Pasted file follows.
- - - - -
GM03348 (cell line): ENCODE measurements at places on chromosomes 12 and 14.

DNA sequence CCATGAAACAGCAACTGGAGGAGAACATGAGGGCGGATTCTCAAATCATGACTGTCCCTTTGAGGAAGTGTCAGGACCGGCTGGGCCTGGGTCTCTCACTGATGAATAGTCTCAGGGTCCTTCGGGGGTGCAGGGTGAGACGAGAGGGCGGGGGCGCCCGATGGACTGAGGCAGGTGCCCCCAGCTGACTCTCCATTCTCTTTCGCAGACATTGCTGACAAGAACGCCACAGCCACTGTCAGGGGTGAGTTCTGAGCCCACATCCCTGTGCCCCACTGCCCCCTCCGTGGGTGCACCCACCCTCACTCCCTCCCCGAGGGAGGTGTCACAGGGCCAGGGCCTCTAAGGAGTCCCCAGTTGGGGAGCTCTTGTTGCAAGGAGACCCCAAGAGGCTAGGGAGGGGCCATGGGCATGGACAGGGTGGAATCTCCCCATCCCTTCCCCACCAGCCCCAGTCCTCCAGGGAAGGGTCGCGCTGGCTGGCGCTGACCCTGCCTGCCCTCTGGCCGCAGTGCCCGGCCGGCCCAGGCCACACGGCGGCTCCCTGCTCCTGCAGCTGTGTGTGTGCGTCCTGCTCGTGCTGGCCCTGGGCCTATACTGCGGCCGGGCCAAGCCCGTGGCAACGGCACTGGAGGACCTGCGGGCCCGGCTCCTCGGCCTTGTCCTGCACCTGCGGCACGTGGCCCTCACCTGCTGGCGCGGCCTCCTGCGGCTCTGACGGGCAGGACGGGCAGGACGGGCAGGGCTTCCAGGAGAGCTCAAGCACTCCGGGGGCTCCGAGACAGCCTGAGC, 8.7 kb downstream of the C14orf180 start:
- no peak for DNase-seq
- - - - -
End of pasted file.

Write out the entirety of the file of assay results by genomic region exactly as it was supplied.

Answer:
GM03348 (cell line): ENCODE measurements at places on chromosomes 12 and 14.

DNA sequence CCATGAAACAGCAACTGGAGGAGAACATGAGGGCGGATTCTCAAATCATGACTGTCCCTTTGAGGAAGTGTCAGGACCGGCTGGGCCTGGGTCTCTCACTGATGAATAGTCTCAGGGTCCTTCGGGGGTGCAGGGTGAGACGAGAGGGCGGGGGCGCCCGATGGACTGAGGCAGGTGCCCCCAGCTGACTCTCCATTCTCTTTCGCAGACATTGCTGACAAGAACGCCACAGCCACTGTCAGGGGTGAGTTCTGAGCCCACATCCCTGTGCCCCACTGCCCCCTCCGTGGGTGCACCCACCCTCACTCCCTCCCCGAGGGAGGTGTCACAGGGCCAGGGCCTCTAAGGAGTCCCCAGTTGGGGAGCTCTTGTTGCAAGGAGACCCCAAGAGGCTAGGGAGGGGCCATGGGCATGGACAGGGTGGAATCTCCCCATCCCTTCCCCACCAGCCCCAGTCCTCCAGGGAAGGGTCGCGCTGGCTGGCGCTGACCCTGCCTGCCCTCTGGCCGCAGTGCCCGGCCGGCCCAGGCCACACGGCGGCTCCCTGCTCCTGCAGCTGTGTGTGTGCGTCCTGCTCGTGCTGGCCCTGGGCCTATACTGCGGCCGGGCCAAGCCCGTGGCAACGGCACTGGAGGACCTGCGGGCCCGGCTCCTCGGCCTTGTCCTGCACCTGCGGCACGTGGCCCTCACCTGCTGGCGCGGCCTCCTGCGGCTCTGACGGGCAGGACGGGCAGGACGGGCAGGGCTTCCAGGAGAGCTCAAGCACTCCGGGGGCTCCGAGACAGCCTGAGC, 8.7 kb downstream of the C14orf180 start:
- no peak for DNase-seq